Written by Steven Hansen
The headlines say Industrial Production (IP) decreased 1.2% in August 2012 but up 2.8% year-over-year. Econintersect‘s analysis using the unadjusted data is that IP was down 1.0% month-over-month and up 3.1% year-over-year. The Federal Reserve blamed part of the decline on Hurricane Isaac.
Hurricane Isaac restrained output in the Gulf Coast region at the end of August, reducing the rate of change in total industrial production by an estimated 0.3 percentage point.
The year-over-year growth of Industrial Production is the worst since February 2010. The market was expecting a month-over-month decrease of 0.2% to 0.3% (vs the headline -1.2%).
Econintersect’s analysis is that the manufacturing sub-index (which is more representative of economic activity) was also off 0.7% month-over-month – but up 3.8% year-over-year. However, there are no recession indications in this data.
IP headline index has three parts – manufacturing, mining and utilities – manufacturing was down 0.7% this month (up 3.8% year-over-year), mining down 1.8% (up 3.0% year-over-year), and utilities were down 3.6% (down 4.7% year-over-year). Note that utilities are 10.3% of the industrial production index.
Comparing Year-over-Year Change of the Industrial Production Index (blue line) with Components Manufacturing (red line), Utilities (green line), and Mining (orange line)
The growth rate for IP has been hovering around 4% +/- for almost a year. The overall trend should be at least considered flat which means the rate of growth is constant.
Even with the poor performance of the utility sector of IP, the growth trend line has a slightly positive trend since mid 2011 – until now.
The manufacturing component of IP represents one of the strongest growth segments of the economy. It has a positive growth trend line. Economic downturns have been signaled by only watching the manufacturing portion of Industrial Production. Historically manufacturing year-over-year growth has been negative when a recession is imminent. This index is not indicating a recession is imminent.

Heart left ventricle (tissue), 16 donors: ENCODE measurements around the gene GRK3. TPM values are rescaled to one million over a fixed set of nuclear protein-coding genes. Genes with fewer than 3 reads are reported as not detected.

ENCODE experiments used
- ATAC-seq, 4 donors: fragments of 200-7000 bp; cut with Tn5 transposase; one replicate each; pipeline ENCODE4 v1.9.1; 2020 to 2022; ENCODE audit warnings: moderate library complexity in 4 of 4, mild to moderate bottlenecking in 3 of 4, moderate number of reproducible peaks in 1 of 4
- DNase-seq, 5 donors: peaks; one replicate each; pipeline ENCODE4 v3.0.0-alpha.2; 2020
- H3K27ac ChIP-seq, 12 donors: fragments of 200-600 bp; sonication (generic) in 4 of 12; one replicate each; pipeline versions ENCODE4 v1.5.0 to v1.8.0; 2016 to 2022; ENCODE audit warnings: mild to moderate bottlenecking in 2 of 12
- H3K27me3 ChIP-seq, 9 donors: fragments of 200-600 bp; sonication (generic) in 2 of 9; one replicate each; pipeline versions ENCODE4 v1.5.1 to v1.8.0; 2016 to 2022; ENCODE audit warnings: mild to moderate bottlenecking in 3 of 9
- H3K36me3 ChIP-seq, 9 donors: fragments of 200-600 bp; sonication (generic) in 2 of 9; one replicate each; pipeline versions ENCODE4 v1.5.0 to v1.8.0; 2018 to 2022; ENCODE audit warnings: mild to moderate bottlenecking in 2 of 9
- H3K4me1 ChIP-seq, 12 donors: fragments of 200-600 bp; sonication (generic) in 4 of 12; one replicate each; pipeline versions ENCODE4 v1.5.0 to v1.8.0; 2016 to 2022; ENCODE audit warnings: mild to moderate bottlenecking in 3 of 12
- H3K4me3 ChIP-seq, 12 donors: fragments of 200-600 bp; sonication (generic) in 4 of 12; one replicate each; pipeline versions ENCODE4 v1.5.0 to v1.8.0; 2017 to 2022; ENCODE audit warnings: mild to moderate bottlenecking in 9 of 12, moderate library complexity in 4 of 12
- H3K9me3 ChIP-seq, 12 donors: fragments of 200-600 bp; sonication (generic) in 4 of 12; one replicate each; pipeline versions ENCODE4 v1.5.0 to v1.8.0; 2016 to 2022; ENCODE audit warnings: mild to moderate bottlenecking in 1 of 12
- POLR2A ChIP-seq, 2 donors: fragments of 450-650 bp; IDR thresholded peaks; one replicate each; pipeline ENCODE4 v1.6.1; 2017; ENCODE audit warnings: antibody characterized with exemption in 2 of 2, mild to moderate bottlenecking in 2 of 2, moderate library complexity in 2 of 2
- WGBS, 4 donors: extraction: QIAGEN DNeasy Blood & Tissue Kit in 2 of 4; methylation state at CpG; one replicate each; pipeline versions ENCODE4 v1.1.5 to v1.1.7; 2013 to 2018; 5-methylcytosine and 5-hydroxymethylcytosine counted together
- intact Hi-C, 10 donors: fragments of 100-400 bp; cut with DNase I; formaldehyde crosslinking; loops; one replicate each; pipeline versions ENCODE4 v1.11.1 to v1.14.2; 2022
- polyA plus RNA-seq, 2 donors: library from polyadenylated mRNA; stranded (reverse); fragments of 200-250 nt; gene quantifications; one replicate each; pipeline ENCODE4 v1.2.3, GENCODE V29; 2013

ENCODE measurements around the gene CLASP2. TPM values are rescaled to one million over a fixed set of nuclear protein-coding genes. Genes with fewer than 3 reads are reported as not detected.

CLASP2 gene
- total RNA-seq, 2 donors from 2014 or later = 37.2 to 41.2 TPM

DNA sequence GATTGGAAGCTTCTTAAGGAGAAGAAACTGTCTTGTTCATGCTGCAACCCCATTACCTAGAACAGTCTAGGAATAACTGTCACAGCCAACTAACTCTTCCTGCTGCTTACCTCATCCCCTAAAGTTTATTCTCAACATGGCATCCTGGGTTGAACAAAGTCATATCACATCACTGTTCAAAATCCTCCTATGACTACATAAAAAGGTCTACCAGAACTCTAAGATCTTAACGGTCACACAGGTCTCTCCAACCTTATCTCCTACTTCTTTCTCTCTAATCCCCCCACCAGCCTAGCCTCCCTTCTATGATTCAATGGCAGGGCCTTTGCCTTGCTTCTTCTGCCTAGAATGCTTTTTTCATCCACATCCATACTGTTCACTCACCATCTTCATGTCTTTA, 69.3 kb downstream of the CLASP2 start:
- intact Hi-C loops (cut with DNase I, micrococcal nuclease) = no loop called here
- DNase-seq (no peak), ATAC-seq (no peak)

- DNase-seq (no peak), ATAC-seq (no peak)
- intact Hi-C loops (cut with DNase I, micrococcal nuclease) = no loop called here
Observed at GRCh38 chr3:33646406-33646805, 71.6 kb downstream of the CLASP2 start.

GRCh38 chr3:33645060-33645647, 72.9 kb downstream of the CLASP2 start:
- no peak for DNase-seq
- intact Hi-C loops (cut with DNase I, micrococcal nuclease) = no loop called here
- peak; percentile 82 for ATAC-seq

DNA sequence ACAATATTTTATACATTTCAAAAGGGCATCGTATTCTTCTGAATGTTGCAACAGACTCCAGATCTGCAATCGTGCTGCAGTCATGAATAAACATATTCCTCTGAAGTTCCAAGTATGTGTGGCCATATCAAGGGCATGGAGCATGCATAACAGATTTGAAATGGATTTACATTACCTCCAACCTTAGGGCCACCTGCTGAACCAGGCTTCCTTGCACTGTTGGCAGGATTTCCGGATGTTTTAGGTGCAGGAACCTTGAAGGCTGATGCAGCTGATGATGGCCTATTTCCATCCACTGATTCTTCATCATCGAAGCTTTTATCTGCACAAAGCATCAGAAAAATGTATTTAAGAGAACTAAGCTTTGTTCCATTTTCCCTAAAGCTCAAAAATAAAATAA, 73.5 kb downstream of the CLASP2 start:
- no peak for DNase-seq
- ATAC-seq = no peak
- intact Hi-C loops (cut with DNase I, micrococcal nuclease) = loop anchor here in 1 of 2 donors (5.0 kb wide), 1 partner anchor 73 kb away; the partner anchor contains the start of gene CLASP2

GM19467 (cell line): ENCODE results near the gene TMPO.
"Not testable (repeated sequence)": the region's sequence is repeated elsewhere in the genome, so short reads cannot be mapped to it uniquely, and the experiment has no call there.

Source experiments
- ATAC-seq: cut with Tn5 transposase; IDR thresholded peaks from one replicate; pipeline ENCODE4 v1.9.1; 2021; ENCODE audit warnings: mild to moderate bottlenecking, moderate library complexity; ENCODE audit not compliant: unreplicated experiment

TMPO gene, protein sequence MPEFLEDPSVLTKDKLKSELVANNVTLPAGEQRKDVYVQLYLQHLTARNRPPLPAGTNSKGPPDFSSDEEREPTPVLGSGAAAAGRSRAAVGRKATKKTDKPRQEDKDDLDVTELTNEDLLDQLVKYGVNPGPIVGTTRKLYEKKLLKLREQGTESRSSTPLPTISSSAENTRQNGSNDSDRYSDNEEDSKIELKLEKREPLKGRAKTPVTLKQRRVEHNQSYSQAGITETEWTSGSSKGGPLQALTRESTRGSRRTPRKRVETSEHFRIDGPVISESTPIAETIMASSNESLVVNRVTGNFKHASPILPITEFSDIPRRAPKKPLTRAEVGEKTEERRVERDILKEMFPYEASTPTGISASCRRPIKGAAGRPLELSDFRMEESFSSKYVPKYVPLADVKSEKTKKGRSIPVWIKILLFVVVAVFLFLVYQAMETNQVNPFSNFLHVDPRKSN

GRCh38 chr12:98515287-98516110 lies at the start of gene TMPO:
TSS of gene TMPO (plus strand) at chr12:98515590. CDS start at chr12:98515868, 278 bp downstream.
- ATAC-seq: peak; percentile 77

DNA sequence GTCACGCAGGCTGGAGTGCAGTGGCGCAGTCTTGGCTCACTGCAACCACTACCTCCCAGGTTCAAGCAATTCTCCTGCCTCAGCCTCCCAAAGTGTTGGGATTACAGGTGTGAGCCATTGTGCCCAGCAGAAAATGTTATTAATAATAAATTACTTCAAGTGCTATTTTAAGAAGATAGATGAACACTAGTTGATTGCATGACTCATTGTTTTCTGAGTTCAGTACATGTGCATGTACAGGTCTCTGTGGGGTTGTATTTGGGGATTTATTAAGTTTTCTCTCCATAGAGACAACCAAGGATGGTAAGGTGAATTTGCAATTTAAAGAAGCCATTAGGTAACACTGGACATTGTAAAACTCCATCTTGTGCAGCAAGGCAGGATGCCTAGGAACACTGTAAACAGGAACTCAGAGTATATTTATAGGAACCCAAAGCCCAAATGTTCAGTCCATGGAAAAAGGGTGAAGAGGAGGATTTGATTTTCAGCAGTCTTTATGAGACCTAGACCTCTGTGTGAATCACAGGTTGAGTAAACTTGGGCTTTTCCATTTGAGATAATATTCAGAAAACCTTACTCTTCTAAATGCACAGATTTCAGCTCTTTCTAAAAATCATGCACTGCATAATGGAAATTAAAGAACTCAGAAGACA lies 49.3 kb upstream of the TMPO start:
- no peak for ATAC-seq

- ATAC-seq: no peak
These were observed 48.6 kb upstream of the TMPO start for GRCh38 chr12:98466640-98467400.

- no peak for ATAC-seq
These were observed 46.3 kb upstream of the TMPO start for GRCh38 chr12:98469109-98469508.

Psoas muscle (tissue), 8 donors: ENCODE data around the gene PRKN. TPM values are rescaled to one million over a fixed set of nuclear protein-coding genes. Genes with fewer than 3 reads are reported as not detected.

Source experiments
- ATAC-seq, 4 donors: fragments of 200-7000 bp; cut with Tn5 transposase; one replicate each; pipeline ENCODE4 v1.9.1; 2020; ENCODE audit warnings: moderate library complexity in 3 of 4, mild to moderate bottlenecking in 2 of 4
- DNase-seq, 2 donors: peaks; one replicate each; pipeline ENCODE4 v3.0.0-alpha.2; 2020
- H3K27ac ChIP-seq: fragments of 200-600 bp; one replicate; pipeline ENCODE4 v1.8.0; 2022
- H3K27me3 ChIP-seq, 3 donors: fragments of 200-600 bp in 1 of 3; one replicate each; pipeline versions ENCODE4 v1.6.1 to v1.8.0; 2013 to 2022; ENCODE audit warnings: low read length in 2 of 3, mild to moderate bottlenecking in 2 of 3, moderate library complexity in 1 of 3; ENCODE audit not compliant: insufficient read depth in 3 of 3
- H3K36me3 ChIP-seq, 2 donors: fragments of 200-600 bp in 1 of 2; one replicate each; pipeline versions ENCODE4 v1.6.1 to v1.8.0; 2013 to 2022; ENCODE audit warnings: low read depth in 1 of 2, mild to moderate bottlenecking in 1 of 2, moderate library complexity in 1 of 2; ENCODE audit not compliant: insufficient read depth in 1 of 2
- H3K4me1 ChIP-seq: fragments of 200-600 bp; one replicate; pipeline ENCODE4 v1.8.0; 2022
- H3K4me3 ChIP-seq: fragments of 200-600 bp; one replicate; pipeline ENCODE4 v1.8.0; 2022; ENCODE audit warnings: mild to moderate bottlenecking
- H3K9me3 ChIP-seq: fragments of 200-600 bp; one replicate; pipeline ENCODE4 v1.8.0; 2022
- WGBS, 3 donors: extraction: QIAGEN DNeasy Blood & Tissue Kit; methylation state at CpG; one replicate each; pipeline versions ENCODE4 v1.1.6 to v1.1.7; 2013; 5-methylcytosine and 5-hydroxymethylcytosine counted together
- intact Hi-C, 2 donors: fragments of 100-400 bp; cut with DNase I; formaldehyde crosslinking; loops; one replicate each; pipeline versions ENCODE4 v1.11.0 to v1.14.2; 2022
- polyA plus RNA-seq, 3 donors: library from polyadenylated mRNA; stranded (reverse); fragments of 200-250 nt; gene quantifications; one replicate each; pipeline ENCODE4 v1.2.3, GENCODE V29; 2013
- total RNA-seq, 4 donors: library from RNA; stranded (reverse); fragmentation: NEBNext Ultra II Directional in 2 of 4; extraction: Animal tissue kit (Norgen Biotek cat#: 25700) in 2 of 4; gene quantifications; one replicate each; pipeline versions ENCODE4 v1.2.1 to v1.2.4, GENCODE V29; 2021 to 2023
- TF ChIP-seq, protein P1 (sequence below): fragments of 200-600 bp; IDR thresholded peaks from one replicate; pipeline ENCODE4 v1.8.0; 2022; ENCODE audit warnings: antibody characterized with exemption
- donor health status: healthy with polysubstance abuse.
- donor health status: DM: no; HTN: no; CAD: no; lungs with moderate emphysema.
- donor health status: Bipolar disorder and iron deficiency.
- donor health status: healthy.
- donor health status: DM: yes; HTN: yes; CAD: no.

Seasonally Adjusted Manufacturing Index of Industrial Production
The Fed explanation of the headline data:
Industrial production increased 0.6 percent in July after having risen 0.1 percent in both May and June. Revisions to the rates of change for recent months left the level of the index in June little changed from its previous estimate. Manufacturing output rose 0.5 percent in July, the same rate of increase as was recorded for June. In July, the output of mines increased 1.2 percent, and the output of utilities rose 1.3 percent. At 98.0 percent of its 2007 average, total industrial production in July was 4.4 percent above its year-earlier level. Capacity utilization for total industry moved up 0.4 percentage point to 79.3 percent, a rate 1.0 percentage point below its long-run (1972–2011) average.
Capacity Utilization – Year-over-Year Change – Seasonally Adjusted – Total Industry (blue line) and Manufacturing Only (red line)
Econintersect uses unadjusted data and graphs the data YoY in monthly groups. The difficulty in IP is that this index has not settled down to the New Normal effects making evaluation and analysis problematic.
Total Industrial Production – Unadjusted
Regardless of interpretation, industrial production growth is NOT recessionary, and that the industrial portion of the USA economy is doing better than many other elements. Keep it real, here is a comparison between the survey predictions and the hard data.
Comparing Surveys to Hard Data
In the above graphic, hard data is the long bars, and surveys are the short bars. The arrows on the left side are the key to growth or contraction.
Caveats in the Use of Industrial Production Index
Industrial Production is a non-monetary index – and therefore inflation or other monetary adjustments are not necessary.
The monthly index values are normally revised many months after initial release and are subject to annual revision. The following graphic is an example of the variance between the original released value – and the current value of the index. Note that in general the current values are better than the original values – this is normally a sign of an improving economy.
Total Industrial Production – Unadjusted – Original Headline Index Value (blue line) and Current Index Value (red line)
This index is somewhat distorted by including utility production which is noisy, based primarily on weather variations.
There is some variance between the manufacturing component of industrial production which monitors production, and the US Census reported Manufacturing Sales. While it is true that these are slightly different pulse points (inventory not accounted in shipments) – they should not have different trends for long periods of time.
Comparing Year-over-Year Change – Manufacturing Industrial Production (blue line) to Inflation Adjusted Manufacturers Shipments (green line)
Econintersect determines the month-over-month change by subtracting the current month’s year-over-year change from the previous month’s year-over-year change. This is the best of the bad options available to determine month-over-month trends – as the preferred methodology would be to use multi-year data (but New Normal effects and the Great Recession distort historical data).